Scientific Writing Web Resource - Duke University Few topics engender such heated debates as that of active vs. passive voice. This argument is relevant to writing in general, but I think it's particularly so to scientific writing. Some writers speak out in vehement opposition to passive voice, others claim it should be used liberally. What is one to do? Newspeak Dictionary Newspeak Dictionary Newspeak and other terminology found in Orwell's novel "1984", with some additional words which only appear in the movie. Airstrip One - Formally called England. This term demonstrates Orwell's distain for American influence Europe. It seems that Oceania (America, England, South America, Australia) looks upon Britain as little more than an ‘airstrip’ ... a launching ground into the European theater of war.

6 News Stories to Connect to Orwell’s 1984 Big brother really is watching you. Today we accept a certain amount of oversight by government and business as a part of daily life. Students know about all the surveillance cameras that follow them as they move about in the world. Top 10 Drug-Related TV Shows (with addicting side effects!) 2. The Wire "Don't matter who did what to who at this point. Macbeth: An In depth Analysis As of July 1, 2013 ThinkQuest has been discontinued. We would like to thank everyone for being a part of the ThinkQuest global community: Students - For your limitless creativity and innovation, which inspires us all. Two dystopian TV shows to die for - Your Tech Weblog . I am a sucker for world-gone-to-hell scenarios in books, movies and television shows. I devour dystopian storylines and adore alternate-history yarns with worlds in much worse shape than our own.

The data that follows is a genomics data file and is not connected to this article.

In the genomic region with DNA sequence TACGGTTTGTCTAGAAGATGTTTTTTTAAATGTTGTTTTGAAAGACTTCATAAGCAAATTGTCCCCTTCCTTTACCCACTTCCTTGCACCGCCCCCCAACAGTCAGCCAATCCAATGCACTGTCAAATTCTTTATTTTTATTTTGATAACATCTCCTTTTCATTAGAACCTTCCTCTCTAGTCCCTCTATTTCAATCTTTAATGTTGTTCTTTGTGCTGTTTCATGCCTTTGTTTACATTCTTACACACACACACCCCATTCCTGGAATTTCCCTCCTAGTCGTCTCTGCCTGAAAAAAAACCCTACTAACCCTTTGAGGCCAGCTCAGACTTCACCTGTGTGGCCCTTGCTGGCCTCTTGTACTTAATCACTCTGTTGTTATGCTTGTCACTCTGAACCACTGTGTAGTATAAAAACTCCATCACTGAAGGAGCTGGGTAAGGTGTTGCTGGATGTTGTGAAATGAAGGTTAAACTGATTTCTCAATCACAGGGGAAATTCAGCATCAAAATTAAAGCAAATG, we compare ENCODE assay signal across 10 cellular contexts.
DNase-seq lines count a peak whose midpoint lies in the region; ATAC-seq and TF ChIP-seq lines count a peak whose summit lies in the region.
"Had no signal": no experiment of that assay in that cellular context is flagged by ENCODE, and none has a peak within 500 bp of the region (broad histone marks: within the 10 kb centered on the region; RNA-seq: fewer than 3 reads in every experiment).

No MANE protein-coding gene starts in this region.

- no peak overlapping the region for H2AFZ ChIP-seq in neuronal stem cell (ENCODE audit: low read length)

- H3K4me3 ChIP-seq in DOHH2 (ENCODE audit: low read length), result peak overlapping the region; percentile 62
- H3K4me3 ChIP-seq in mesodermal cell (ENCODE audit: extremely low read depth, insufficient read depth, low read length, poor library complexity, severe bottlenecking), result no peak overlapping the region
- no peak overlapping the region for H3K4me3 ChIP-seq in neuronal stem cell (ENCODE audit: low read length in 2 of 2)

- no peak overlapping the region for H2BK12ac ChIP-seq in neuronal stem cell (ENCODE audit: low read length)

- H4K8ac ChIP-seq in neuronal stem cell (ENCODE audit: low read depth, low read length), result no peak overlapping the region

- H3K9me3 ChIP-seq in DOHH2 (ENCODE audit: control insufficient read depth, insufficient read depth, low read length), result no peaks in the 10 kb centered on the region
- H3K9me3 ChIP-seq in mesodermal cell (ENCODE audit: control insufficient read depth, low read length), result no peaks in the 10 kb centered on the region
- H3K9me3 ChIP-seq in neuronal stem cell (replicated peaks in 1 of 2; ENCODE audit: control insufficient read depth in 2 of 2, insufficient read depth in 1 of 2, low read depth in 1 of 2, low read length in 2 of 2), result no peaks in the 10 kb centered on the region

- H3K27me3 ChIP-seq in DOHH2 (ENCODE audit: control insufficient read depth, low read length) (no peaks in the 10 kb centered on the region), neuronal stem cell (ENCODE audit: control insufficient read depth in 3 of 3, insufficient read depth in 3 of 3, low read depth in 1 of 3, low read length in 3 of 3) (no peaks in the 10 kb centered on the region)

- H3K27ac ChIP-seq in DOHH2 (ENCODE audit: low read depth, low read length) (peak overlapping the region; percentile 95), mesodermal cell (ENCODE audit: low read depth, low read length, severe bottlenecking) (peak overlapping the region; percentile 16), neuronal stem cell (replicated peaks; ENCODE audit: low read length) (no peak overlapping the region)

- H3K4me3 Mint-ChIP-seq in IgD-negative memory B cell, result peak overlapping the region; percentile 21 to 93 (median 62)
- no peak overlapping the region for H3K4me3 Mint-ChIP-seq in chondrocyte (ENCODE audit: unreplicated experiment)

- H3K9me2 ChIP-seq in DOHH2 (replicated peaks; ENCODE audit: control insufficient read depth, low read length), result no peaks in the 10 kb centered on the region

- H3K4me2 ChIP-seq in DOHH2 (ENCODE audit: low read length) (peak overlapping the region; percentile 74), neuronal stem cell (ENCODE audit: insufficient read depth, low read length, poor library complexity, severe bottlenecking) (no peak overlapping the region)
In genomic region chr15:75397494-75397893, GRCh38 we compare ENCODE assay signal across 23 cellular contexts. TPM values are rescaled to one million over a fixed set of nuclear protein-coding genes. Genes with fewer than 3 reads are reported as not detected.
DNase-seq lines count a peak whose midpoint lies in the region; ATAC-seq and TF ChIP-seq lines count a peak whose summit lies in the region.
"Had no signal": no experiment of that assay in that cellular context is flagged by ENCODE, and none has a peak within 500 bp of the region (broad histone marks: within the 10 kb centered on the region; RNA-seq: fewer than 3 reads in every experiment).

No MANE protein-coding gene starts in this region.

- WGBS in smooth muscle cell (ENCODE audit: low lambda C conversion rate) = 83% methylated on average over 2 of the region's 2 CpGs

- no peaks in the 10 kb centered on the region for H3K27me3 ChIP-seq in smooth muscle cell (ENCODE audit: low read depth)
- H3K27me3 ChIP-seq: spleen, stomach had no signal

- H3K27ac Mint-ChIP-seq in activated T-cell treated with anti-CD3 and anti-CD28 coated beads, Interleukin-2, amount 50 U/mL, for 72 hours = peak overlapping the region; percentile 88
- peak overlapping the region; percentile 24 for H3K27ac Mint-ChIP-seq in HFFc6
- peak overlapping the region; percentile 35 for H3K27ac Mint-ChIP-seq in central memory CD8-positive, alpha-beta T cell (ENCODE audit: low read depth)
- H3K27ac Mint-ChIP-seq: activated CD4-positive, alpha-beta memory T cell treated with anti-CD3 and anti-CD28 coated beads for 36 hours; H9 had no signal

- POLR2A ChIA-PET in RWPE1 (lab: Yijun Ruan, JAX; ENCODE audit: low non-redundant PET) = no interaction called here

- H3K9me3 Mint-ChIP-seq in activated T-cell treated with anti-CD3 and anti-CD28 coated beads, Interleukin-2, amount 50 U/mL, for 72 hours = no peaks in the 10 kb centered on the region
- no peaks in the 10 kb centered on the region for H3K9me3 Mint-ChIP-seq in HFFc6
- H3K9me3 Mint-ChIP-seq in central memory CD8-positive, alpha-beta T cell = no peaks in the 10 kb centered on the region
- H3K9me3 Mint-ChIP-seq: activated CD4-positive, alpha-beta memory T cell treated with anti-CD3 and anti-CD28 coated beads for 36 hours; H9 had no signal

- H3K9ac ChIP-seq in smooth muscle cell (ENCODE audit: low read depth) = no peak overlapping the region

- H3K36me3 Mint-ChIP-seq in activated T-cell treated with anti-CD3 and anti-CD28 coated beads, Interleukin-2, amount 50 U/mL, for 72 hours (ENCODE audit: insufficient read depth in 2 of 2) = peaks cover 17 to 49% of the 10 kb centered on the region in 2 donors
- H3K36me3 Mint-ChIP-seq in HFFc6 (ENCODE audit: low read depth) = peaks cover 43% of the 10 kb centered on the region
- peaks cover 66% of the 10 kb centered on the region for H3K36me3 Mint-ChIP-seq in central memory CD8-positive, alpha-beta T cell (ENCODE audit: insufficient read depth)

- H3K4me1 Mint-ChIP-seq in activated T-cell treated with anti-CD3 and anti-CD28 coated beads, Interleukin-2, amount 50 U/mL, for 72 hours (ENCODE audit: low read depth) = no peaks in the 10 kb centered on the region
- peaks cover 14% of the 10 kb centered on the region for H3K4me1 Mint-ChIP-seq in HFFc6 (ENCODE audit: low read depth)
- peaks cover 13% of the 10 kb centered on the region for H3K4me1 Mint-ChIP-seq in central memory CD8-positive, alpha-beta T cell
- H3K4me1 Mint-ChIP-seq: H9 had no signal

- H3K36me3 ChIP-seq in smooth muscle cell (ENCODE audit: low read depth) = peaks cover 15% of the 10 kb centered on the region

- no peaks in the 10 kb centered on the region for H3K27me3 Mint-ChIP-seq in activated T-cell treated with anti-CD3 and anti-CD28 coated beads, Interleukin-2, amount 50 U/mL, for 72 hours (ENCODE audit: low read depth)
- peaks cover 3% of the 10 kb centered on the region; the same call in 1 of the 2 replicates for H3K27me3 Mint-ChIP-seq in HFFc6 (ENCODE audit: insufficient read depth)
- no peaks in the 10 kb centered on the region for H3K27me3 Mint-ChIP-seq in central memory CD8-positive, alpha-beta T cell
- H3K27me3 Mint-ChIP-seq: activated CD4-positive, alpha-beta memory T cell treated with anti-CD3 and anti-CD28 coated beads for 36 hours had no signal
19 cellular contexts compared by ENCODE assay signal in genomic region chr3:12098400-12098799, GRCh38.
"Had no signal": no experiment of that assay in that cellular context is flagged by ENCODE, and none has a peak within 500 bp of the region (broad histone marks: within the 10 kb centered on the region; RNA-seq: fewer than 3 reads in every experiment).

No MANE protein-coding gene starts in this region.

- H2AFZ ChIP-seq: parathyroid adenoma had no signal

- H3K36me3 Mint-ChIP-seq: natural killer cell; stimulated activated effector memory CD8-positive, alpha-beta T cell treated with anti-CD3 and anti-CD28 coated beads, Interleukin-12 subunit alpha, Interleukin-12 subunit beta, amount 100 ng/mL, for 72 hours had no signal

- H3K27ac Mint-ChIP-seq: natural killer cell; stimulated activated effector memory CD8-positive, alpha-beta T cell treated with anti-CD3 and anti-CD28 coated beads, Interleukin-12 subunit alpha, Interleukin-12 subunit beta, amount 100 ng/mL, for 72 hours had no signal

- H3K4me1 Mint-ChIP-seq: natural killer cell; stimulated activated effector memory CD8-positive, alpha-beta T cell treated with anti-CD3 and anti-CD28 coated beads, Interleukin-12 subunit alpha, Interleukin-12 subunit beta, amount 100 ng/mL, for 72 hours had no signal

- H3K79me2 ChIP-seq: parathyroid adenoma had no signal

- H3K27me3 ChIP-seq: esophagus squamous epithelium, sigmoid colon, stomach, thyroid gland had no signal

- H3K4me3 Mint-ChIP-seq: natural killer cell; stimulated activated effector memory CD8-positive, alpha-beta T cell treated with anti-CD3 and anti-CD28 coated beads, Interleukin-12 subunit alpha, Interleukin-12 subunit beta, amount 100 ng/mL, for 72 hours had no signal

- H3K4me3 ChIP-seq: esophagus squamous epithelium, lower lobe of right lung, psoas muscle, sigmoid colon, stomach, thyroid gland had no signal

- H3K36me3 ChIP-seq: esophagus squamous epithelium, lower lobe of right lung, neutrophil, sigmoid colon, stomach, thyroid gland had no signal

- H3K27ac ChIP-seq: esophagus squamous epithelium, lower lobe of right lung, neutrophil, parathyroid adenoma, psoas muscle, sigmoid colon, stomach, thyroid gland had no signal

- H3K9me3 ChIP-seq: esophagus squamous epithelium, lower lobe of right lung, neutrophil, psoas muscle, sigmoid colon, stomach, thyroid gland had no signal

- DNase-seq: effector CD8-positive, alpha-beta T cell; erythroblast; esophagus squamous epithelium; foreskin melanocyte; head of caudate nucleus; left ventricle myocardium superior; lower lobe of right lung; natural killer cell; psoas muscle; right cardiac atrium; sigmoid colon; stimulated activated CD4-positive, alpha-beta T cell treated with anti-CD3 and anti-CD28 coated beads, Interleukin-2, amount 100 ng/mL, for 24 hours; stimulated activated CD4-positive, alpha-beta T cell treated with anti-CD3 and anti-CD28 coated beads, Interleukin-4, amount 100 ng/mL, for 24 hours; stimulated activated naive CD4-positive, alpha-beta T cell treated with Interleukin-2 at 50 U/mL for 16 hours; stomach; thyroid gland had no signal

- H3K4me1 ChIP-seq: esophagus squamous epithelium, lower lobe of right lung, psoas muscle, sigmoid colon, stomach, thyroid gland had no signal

A quick overview of the Hero’s Journey » Jordan McCollum Planning out a novel? Be sure to join my newsletter for a FREE plotting/revision roadmap, and check out the full series on plotting novels in a free PDF! Over the last two weeks, we’ve looked at two plotting methods. Why Do People Use Drugs? How Do Drugs Work? People take drugs because they want to change something about their lives. Here are some of the reasons young people have given for taking drugs: To fit in To escape or relax To relieve boredom To seem grown up To rebel To experiment They think drugs are a solution. But eventually, the drugs become the problem. Difficult as it may be to face one’s problems, the consequences of drug use are always worse than the problem one is trying to solve with them.

Three Questioning Strategies for Any Lesson Teachers know—questions play a different role, depending on when they're used. Questions are a way to motivate, set goals, stimulate thinking, convey purpose, and create a positive learning environment. Questions inspire thinking and reflection, allow students to review what they're learning, involve students in evaluating their understanding of implicit and explicit learning, and encourage students to think ahead – to predict, anticipate, problem solve, and identify trends and patterns. Questions prompt students to summarize what they learned, make analogies, reflect, draw conclusions, incorporate new learning with prior learning, and extend learning.